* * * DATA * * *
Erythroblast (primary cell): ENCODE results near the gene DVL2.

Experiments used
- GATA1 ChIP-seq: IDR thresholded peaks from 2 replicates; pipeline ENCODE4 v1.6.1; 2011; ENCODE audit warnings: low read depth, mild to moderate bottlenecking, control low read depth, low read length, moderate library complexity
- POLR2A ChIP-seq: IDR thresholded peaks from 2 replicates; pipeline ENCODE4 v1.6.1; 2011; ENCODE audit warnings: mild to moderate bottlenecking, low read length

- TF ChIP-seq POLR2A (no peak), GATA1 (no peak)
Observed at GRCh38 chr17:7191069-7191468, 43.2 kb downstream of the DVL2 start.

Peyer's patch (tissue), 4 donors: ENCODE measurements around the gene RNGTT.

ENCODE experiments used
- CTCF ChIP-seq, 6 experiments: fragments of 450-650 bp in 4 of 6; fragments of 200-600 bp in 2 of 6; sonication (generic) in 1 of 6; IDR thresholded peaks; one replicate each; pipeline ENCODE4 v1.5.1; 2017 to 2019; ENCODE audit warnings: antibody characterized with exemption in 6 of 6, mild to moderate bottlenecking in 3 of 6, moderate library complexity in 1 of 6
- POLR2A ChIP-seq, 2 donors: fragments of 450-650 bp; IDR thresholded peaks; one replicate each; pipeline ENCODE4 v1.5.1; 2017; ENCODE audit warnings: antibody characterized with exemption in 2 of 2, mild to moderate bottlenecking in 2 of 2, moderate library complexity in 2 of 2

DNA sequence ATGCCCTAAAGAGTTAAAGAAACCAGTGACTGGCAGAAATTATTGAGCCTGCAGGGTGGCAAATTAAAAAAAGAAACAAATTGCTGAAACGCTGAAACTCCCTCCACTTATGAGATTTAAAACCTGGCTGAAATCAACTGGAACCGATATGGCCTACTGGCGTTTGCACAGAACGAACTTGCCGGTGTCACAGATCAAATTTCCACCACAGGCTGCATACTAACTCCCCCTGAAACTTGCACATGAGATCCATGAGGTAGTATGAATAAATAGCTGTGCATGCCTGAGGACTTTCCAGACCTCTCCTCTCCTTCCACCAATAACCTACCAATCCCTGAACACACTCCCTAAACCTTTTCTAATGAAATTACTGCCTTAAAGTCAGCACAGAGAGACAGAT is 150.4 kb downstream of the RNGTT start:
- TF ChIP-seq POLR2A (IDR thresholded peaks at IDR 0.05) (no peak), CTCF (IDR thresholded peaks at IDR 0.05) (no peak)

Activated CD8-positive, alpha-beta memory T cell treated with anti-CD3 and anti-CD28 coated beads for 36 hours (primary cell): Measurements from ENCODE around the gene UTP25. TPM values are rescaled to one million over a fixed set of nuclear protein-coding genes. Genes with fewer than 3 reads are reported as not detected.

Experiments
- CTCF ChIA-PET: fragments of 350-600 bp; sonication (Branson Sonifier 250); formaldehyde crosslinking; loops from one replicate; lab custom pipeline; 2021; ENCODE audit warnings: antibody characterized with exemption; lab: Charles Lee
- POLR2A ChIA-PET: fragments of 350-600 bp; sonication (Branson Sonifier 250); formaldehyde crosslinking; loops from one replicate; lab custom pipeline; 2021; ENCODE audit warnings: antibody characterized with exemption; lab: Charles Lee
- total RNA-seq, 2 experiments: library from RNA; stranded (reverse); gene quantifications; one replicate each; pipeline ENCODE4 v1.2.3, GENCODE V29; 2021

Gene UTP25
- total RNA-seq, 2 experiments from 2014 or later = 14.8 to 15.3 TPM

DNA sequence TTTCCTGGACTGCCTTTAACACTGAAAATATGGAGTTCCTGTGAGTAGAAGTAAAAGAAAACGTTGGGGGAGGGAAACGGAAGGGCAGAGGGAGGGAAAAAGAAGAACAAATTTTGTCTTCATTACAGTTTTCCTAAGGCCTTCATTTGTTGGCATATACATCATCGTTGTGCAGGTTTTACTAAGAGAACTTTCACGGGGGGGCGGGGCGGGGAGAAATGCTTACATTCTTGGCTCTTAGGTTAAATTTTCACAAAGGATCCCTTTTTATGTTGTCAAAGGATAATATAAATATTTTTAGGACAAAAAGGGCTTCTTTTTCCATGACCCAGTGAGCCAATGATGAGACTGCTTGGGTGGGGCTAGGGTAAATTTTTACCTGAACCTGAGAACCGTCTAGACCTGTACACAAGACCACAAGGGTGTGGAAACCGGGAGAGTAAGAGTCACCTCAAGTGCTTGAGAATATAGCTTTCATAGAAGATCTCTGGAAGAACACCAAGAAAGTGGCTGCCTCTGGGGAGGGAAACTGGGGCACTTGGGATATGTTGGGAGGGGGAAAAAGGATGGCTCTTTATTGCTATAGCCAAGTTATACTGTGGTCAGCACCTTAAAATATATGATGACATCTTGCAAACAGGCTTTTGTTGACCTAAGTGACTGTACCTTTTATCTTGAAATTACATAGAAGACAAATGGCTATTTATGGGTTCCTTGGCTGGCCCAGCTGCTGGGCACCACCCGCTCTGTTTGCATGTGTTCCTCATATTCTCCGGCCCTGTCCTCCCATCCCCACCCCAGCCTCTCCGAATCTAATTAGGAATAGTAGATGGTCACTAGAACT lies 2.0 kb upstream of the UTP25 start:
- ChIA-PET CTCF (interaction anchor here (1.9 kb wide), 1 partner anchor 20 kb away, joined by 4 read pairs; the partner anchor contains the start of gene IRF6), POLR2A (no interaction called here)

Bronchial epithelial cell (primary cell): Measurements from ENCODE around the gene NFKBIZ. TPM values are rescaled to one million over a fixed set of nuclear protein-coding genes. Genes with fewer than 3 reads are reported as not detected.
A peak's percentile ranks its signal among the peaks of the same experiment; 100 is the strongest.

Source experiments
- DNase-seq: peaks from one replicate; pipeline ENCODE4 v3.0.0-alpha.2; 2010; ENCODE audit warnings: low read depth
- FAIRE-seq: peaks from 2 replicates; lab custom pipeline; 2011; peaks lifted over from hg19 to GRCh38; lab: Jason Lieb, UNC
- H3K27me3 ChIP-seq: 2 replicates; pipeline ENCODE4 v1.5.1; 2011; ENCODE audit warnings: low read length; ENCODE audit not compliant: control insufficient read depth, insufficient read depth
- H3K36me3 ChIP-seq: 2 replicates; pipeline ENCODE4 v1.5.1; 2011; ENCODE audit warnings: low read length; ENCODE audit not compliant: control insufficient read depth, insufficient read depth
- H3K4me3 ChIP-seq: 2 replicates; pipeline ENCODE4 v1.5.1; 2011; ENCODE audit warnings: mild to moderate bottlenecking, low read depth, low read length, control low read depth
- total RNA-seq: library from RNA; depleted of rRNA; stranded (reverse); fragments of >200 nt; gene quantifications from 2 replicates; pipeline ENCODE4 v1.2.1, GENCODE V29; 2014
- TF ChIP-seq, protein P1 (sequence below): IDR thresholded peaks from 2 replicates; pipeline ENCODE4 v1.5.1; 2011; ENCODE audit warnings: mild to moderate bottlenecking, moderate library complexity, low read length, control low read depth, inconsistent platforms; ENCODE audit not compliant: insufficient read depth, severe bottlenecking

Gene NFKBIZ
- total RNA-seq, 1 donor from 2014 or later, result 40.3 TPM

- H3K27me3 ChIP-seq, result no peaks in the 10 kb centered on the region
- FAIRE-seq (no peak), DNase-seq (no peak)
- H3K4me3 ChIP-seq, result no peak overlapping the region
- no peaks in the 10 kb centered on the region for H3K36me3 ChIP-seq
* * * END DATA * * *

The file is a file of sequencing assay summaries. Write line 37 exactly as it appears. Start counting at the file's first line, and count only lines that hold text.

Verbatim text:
- no peaks in the 10 kb centered on the region for H3K36me3 ChIP-seq